Photo Via UrbanEarthlings Photo Via UrbanEarthlings

The Girl with the Golden Straw

Fri, Oct. 25, 2019
Last year, scientists collecting data on sea turtles mating in Costa Rica saved an injured Olive Ridley sea turtle, only to find that it had a plastic straw stuck in its nostril. Scientists later extracted the 10-centimeter plastic straw from the nostril of the 35-kilogram male turtle after taking the needed safety precautions. The shocking video quickly went viral, and was just one of many showing the effects of plastic straws on our environment.

Among several brands encouraging a waste-free, sustainable lifestyle is UrbanEarthlings, whom we spoke to this month for the latest installment of our conscious living series. Formerly known as a community that inspires ethical living, and a platform where founder Amira Ayman can share her “experience with a plant-based diet, minimalism, conscious travel and more,” as she says on the website, UrbanEarthlings has relaunched as a store offering essential products that are both functional and sustainable.



The product that’s taken the market by storm is the brand’s stainless steel gold straws. Now a golden straw may sound like a luxurious item that one doesn’t need, but in fact it is a lifelong companion. I go everywhere with my golden straws and present them to my friends, not only as a product that’ll help reduce plastic waste, but as one that will make your drink taste ten times cooler and better. It even makes for a great conversation starter.

We caught up with Ayman to find out more about UrbanEarthlings, giving back and how to live a sustainable, waste-free life.

What’s your main goal for UrbanEarthlings?
Awareness. I really want to bring people closer to issues we face on a daily basis that are affecting the quality of our lives without us being aware of how much power we have over the situation. Examples are animal abuse and the relationship between our consumerist habits and climate change.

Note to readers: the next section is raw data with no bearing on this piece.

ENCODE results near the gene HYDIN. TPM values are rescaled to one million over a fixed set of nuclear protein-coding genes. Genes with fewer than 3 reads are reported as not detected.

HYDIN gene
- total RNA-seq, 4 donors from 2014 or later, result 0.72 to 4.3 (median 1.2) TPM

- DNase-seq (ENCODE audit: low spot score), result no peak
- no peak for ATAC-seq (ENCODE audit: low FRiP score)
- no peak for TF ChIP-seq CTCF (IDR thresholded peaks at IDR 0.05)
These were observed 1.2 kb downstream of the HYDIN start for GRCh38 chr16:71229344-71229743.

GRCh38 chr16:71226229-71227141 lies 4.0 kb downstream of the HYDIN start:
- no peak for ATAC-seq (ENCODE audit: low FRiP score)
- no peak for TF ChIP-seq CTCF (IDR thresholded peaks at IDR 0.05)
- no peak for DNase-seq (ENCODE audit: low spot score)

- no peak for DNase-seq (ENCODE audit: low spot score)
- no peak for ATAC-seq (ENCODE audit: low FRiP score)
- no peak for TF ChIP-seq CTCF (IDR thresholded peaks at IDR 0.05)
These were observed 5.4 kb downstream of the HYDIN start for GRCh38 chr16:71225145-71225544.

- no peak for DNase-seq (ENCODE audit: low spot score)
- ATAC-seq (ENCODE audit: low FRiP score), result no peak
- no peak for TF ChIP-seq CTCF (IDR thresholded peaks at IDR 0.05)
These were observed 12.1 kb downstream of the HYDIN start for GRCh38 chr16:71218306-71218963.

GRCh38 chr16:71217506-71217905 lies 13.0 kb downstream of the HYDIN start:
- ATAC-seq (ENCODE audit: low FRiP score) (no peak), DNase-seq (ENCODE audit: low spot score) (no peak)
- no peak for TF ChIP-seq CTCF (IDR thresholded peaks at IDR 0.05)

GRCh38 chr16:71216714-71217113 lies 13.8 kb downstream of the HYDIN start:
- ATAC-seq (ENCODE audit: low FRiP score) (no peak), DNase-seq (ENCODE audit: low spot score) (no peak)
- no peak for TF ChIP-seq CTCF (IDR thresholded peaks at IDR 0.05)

When did your interest for waste-free living start? What made you want to turn it into a business?
When I was an architecture student back in college, we used to learn a lot about sustainability but I had never considered how our lifestyles are related to it. Years later, I adopted a plant-based lifestyle, mainly for health reasons but also as a protest against factory farming and from there, I started understanding how a plant-based diet is gentler on the environment. I continued to educate myself until I came to understand how harmful our consumerist lifestyles are to our psychological state and to every living being on the planet.

I was buying all my zero-waste “essentials” from Europe whenever I traveled, and my mother also took up a habit to buy fabric or reuse old pillowcases to make bags for grocery shopping. I used to get a lot of questions on social media about “zero-waste essentials” and at the same time, I was personally supporting a few animal rescue shelters. I wanted to make these products available in Egypt and I wanted to have a sustainable source of income to help those shelters and so I realized that this can be a “waqf” style project, where it’s a sales-based business but most of its income funds charities and projects that basically help make the world a better place!

How do you source your materials?